It is July after 3 years of drought, so not much water is flowing, but enough to have some sliding and swimming fun.

The most important aspect of this annual hike into the woods is the simple fact of getting our children out into the wilderness for a few days of backcountry experience.

The teenager really wanted her phone, but that was denied. Nobody complains that they can’t watch TV or play on the Ipad. Everyone is happy and using their own creativity in using what is available…sticks and rocks. Forts are built and occupied, the girls building their hut and the boys either trying to build their own or destroy the one the girls are constructing.

Our last day was pretty much eat breakfast, pack up camp and make our way back down the trail to the car. IMG_4825

We stop at the little market to buy everyone a cold soda and then we proceed to make our way north through the park. We realized that we have never taken our kids to Yosemite Valley, so we have to make that detour. Within an hour we are among the hordes of other tourists fighting for space to get a perfect family picture, stand in line for a t-shirt, or wait forever until the overpriced well done burger flies onto the cafeteria tray.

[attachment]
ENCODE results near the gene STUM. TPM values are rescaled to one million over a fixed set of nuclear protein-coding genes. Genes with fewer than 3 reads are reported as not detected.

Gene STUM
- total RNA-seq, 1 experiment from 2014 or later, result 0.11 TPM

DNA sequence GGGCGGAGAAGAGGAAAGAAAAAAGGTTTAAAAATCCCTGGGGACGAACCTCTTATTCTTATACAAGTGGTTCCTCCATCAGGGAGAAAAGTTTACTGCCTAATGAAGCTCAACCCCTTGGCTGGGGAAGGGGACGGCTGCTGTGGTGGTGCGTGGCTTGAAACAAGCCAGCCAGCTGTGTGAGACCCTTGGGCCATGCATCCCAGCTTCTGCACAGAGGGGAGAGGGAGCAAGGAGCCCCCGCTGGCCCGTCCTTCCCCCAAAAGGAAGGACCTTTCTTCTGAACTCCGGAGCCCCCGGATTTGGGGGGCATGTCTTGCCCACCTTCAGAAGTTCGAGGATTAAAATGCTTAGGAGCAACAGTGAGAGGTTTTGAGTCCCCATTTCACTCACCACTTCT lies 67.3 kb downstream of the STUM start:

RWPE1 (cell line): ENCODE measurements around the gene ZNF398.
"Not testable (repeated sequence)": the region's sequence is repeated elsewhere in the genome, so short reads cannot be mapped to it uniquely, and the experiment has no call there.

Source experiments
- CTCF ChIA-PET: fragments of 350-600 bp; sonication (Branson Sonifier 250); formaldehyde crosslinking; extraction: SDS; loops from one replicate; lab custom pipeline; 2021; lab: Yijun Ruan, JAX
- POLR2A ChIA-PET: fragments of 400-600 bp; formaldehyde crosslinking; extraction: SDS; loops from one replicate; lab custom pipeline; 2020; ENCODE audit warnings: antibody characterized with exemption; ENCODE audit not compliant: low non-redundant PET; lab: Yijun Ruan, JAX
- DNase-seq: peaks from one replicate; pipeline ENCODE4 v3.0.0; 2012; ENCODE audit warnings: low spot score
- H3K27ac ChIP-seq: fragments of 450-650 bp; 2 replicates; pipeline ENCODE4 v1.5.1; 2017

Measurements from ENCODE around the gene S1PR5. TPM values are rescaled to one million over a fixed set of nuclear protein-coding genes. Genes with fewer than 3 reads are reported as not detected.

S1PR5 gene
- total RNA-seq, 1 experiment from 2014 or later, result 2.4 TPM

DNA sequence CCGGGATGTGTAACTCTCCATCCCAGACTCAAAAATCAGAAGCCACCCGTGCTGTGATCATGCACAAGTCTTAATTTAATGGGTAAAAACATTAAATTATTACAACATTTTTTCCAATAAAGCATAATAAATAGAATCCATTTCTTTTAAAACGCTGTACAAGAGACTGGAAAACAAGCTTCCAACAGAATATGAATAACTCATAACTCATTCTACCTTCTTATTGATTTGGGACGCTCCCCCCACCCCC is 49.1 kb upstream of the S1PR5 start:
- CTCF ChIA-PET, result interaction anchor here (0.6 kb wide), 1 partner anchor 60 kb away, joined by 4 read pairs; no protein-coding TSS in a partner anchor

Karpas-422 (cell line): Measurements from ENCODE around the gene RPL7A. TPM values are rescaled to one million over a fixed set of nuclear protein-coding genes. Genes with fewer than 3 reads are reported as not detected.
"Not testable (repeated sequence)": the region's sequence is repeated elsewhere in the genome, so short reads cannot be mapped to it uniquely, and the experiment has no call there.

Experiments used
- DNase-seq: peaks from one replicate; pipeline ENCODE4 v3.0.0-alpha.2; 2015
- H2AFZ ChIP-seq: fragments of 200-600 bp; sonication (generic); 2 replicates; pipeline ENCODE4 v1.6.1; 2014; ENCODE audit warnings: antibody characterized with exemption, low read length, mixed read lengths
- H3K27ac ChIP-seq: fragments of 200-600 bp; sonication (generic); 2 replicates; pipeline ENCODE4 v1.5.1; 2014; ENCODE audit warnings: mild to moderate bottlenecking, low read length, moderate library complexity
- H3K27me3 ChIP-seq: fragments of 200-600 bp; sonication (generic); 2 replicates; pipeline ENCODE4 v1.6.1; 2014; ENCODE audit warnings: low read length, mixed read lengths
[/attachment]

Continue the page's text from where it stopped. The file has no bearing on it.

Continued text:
The most disturbing aspect of all was the traffic jam we had to sit in just trying to get into the Valley. We were lucky enough to squeeze into a parking spot in front of the chapel and walk the rest of the way. The traffic was simply not moving.

We walked for a few hours, saw the sites and by 8 pm we were back at our car and ready to head home…Thankfully the traffic was gone and we made good time.

Overall a great long weekend outing into one of the most beautiful spots in the world.